Maybe an examination of the moral codes universally incorporated into most of the world’s major religious texts might work. While in today’s world with its reinterpretation of such texts to support personal ideologies, the truth is that most religions preach some version of the golden rule. Personal conduct, the outward manifestation of the moral code, is guided by a do onto others tolerance. Unfortunately for our main players, this one isn’t going to work due to the fine print. Do onto others as you would have them do onto you is great. It works if the “others”are strangers or people you just met with whom you have no history. For Sara do onto other includes doing onto those that done you wrong. It’s not turn the other cheek so much as make sure the next time those cheeks want to sit in the big chair, there’s a tack waiting for them (without fingerprints, natch). Even the far more upright Connor can’t live by this one since duty, including allegiance to superiors (and sometimes politicians) combined with his unique special operations skill set frequently make him the first actor in the play of life. More of a do onto others before they do onto you. Yep, this one won’t work for any of my team.



What about Hammurabi? Unlike most moral guides, he wrote the plan down. All 282 rules of it complete with relative punishments for failure to comply.There’s your bright line. Surely even Sara could figure out her moral responsibilities if there were a laminated wall poster available for reference. Plus, Hammurabi was a big believer in an eye for an eye. His theory was more time sensitive than the Buddhist concept of kharma but there’s a sense of justice to it that appeals to all three of my main characters. And yet...Sara is a big believer in a head for an eye. She has no sense of proportionality. Two-hundred eighty two rules are about two hundred eighty more than Russ can get behind. Commitment issues. And Connor? Well, most of the time he won’t have an opportunity to consult the book before he pretty much has to take care of business.



Hmmm. Having run out of a lot of the biggies, my little gang of three are left with the one word moral code. Do. Don’t wait for someone to fix what’s wrong. Do. Don’t pretend all is well when it’s not. Do. And when things go bad on your watch and someone needs to be accountable. Do. That way, whatever they get wrong in the implementation of their very individual moral codes, they can at least say that they lived by them. That morality wasn’t a distant concept or an interesting discussion at parties. It isn’t even a sporting good tag lines because ‘just’implies that doing once will be enough and ‘it’is ambiguous enough to includs all those things that should never be done regardless of the fame, glory or reward that might come with the successful completion of the mission. Successful isn’t part of their moral codes. Genuine attempt is. Real action is. Do.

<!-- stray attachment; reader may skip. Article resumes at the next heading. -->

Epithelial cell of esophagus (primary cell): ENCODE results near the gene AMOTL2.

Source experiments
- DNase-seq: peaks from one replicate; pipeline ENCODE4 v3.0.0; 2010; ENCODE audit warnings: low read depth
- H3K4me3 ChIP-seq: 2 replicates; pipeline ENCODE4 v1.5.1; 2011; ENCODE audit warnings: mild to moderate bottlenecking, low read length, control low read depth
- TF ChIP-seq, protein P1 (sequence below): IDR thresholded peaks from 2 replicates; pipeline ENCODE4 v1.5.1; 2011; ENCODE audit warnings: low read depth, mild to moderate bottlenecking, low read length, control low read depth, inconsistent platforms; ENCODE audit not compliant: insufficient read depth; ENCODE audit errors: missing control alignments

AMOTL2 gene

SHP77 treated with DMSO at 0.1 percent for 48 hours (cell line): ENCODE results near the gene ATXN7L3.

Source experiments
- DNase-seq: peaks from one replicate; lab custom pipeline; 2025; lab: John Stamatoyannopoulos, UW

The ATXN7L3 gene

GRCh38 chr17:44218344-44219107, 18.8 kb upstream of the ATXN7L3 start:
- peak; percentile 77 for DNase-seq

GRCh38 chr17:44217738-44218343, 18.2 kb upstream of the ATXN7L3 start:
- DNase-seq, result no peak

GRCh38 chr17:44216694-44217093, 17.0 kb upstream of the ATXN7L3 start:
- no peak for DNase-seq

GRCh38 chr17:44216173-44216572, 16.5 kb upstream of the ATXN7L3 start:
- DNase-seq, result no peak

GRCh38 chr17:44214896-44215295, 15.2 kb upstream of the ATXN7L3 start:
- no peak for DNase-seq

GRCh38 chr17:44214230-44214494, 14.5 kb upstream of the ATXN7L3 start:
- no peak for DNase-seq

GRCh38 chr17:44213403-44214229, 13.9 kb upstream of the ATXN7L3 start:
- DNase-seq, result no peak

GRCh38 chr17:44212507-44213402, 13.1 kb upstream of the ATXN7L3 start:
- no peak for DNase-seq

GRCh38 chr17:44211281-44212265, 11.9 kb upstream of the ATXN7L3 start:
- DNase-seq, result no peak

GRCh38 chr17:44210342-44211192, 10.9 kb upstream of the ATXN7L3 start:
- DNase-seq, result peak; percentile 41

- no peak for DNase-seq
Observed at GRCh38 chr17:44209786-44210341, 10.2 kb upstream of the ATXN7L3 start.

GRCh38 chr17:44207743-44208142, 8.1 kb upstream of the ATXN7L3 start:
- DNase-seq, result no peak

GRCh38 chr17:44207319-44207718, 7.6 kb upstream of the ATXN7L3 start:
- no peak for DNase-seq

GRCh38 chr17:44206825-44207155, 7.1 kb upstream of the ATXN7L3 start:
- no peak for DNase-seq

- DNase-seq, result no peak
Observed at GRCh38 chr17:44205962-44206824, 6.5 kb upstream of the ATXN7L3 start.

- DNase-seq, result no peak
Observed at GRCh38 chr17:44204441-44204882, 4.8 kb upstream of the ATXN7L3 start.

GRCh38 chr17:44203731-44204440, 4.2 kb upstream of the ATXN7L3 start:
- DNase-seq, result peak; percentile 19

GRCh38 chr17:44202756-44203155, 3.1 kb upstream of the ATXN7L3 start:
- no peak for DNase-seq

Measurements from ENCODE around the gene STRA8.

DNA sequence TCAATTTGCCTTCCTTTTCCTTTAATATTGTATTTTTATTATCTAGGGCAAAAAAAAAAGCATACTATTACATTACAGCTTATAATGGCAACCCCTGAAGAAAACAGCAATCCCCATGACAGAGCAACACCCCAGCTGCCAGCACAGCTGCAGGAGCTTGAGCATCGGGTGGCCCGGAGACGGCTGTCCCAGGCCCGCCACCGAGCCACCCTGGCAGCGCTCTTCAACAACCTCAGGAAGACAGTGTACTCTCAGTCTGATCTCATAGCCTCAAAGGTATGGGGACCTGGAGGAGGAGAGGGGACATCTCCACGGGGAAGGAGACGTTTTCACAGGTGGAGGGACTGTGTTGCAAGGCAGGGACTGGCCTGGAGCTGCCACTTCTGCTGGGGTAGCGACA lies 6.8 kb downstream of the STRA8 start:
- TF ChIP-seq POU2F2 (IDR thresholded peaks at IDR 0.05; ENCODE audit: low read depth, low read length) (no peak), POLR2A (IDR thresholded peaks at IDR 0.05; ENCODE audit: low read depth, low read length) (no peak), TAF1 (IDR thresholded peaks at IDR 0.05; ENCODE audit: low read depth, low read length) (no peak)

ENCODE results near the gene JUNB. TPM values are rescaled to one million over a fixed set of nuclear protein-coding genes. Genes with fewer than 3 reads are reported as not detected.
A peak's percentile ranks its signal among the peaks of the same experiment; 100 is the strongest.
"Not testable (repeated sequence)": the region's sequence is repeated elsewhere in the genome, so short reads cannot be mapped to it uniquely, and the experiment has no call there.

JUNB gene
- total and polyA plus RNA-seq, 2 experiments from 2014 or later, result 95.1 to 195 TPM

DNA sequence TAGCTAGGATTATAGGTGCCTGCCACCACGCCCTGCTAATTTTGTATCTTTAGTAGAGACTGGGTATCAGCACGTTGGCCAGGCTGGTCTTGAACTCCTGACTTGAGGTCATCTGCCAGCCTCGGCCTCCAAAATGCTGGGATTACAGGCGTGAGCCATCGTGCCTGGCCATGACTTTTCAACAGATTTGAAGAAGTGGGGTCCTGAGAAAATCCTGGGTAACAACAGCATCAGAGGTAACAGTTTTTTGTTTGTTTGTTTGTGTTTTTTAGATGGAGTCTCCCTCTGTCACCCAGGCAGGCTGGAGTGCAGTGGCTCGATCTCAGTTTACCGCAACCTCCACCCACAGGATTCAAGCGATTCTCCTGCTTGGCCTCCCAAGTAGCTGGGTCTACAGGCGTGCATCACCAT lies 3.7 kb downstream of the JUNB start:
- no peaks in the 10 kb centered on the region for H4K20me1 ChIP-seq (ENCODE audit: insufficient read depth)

What’s your moral code? Can you articulate it or is it just instinct? In writing this, I realized I need to think more about the nuances of my own plan for right and wrong. And I need to think bigger. World changing bigger. I’m feeling more relevant by the second. Thanks for that and for reading.



Gabi


P.S. The wonderful Seattle Mystery Bookshop team is getting Michael Wiley to inscribe a copy of his new book, A Bad Night's Sleep, for me. Yeah! And if you're near Ball State U this weekend, our own Lois Winston is speaking at the Midwest Writers' Conference.


Hurry up, Mr. Postman







Thursday, July 28, 2011

If You Do and If You Don’t

By Michael

A couple hundred years ago, William Godwin (a crime writer, among other things) posed a hard question: if a fire broke out and you could save only one person – your mother or a human rights advocate – who should you save? He said you should save the human rights advocate, and not only did that choice lead to a lot of public ridicule but on his next birthday when everyone else gave him presents his mother stiffed him.

It was a damned-if-you-do-and-damned-if-you-don’t scenario, and if he’d flung his mother over his shoulder and carried her downstairs to fresh air, a bunch of human rightists probably would have met them outside and sent him back into the fire.

I hate this kind of situation, the kind in which, for example, a bad man ties Desmond Tutu to railroad tracks, and a train full of innocent babies is barreling toward him, and you’re the switchman, and what will you do? – throw the switch that sends the train over a cliff or allow the train to cut Desmond in half? Refusing to make a choice isn’t an option. If you walk away from the switch, Desmond also will get it, and when the commission comes looking for someone to blame, they’ll be looking for you.